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Abstract & Commentary
Synopsis: The association of caffeine and nicotine in pharmaceutical products and aneurysmal SAH warrants further study.
Source: Broderick JP, et al. Stroke. 2003;34:1375-1381.
Subarachnoid hemorrhage (SAH) due to a ruptured cerebral aneurysm is a disorder that is without apparent cause and is generally impossible to predict. This study suggests that there are a number of SAH risk factors related to lifestyle that are, in fact, modifiable.
The Hemorrhagic Stroke Project (HSP) compared 312 cases of aneurysmal SAH with 618 controls, without SAH, matched for age, sex, and race. Among cases, 66% were cigarette smokers compared with 30% of controls (generating an adjusted odds ratio of 3.73). Cocaine use was identified among 3% of cases and no controls (OR = 25). Other independent risk factors included hypertension, low body mass index, family history, low educational achievement, and caffeine or nicotine in pharmaceutical products.
Comment by Alan Z. Segal, MD
These data from the HSP are important in that they emphasize that a seemingly unavoidable event, a spontaneous aneurysm rupture, may be influenced by modifiable lifestyle factors. While certain risk factors, such as family history or educational level, are difficult or impossible to change, other factors are associated with harmful behaviors and habits. Despite links with both atherosclerotic disease and cancer, young people continue to smoke cigarettes. These data, among individuals aged 18-49, further emphasize additional unrecognized deleterious effects of tobacco use. Similarly, for hypertension, the importance of treating blood pressure to prevent heart disease and stroke is well appreciated. This study further suggests that untreated hypertension in young people may also put them at increased risk for SAH.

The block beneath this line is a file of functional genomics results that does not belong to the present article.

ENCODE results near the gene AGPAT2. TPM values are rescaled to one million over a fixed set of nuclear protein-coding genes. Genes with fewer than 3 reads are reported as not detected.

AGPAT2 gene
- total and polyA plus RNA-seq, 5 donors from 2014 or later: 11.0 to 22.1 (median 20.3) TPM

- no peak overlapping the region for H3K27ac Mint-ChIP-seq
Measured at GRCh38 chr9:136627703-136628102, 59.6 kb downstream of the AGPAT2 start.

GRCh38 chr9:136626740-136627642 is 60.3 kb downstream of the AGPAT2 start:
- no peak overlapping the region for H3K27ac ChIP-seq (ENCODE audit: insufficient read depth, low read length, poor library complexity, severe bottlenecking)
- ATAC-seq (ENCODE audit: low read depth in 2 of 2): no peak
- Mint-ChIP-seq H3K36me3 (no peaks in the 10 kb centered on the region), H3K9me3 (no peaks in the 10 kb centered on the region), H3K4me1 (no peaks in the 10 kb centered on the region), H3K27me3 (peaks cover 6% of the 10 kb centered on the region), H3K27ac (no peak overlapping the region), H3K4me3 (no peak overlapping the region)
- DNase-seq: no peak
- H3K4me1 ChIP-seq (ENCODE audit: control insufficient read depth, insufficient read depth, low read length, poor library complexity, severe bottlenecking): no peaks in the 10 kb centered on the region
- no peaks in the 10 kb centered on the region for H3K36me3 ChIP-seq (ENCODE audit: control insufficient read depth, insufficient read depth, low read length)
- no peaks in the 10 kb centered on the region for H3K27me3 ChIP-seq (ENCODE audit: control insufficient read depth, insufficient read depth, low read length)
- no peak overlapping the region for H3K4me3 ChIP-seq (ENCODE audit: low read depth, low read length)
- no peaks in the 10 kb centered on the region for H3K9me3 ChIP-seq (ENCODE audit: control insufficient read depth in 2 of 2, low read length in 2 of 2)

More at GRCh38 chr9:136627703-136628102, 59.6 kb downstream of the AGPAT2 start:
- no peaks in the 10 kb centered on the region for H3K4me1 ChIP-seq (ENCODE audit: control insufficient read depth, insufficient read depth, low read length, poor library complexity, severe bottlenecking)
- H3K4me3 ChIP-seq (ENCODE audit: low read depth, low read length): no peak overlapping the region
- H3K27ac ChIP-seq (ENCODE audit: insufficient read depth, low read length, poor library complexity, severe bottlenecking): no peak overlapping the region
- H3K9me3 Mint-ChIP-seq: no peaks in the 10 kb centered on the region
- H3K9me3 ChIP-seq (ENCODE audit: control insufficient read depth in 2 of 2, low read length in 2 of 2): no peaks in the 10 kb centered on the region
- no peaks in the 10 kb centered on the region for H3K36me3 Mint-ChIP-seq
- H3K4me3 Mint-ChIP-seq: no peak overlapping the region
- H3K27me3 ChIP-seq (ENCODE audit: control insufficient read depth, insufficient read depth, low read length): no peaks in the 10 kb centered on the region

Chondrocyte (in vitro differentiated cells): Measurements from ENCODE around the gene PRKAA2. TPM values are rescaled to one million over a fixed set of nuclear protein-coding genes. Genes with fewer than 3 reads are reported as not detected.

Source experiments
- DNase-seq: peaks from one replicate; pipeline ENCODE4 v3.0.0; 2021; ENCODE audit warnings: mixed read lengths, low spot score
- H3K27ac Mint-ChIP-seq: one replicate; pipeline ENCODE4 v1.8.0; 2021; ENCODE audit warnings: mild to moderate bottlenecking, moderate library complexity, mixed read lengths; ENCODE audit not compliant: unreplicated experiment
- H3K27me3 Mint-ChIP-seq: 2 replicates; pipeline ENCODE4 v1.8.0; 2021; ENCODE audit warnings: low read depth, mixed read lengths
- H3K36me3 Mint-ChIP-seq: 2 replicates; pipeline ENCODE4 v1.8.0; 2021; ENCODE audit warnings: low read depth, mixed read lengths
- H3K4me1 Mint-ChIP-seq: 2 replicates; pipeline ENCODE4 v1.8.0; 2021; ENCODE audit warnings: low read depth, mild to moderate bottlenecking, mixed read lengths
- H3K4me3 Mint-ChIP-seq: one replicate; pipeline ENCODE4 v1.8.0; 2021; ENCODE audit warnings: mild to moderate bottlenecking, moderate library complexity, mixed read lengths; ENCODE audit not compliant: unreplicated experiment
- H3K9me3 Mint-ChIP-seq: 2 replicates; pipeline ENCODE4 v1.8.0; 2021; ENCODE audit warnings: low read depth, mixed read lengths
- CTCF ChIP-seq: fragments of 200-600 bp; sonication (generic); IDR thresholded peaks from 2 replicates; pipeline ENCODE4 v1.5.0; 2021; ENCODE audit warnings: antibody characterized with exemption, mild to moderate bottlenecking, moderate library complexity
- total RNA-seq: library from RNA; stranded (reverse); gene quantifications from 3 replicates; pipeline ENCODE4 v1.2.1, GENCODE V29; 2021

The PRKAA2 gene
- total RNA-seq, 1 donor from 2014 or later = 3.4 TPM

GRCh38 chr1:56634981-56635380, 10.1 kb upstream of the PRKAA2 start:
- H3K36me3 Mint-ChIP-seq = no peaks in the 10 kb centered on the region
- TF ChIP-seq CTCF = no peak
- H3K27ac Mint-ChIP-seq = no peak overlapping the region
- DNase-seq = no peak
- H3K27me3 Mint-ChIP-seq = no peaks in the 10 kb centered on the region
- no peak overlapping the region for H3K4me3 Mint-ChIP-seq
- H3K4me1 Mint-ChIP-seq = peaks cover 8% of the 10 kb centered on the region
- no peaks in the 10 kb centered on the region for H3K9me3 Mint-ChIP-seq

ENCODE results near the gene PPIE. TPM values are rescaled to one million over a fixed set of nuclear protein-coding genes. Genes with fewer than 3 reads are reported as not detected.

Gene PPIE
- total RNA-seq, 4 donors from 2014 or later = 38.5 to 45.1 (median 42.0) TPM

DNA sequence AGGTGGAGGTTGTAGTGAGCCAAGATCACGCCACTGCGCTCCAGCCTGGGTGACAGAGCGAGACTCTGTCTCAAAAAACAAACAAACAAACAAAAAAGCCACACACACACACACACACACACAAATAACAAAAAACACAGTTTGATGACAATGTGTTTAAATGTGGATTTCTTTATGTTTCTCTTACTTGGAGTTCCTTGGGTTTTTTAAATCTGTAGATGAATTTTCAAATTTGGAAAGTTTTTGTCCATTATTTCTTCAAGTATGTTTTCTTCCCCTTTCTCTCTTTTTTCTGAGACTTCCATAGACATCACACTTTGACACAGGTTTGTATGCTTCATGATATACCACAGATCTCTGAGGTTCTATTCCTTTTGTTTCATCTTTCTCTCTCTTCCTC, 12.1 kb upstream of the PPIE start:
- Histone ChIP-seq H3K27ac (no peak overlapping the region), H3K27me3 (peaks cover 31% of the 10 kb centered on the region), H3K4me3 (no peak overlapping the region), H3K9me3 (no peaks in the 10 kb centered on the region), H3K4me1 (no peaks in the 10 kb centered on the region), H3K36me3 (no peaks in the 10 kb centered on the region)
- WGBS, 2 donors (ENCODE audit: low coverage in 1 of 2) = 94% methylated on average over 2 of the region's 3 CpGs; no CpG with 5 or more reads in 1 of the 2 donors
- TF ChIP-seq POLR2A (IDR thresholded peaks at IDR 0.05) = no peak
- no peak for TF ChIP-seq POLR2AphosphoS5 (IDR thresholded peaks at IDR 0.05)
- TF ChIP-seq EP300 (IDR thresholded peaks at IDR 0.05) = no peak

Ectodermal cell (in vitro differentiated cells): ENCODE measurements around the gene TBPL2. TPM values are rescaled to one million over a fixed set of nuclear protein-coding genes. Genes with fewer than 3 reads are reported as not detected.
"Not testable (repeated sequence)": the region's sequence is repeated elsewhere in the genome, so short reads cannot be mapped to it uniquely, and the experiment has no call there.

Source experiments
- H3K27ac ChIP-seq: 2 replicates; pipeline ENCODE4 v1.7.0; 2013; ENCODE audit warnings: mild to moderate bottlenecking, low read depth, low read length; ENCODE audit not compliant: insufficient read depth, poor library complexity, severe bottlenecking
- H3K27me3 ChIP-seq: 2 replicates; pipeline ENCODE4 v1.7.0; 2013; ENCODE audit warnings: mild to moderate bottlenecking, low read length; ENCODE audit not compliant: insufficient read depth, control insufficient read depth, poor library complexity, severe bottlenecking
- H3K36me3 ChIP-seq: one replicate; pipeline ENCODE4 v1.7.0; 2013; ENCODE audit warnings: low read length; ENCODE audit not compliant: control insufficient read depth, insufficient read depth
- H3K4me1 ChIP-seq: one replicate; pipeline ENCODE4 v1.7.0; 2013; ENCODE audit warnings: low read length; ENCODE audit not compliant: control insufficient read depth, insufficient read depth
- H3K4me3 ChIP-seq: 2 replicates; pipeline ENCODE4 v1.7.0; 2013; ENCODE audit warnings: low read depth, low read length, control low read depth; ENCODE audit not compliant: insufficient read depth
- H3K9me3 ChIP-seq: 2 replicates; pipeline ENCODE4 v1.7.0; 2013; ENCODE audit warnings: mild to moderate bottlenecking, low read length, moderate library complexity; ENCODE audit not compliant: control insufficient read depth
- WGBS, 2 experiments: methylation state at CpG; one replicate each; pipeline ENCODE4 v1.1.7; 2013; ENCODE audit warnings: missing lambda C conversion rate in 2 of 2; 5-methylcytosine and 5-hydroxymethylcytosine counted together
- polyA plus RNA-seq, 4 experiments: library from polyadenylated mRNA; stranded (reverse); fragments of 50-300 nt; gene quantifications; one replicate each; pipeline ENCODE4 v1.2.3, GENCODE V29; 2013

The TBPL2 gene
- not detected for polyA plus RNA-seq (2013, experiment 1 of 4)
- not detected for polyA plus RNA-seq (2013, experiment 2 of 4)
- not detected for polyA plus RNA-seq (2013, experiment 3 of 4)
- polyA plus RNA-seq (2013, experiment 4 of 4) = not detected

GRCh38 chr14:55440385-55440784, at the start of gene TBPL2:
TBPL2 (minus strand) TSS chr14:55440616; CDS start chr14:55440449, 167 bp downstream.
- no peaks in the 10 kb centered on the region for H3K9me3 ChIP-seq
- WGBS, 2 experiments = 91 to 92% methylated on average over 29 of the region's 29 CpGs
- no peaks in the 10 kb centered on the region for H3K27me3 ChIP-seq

Dr. Segal is Assistant Professor, Department of Neurology, Weill-Cornell Medical College, Attending Neurologist, New York Presbyterian Hospital, New York, NY.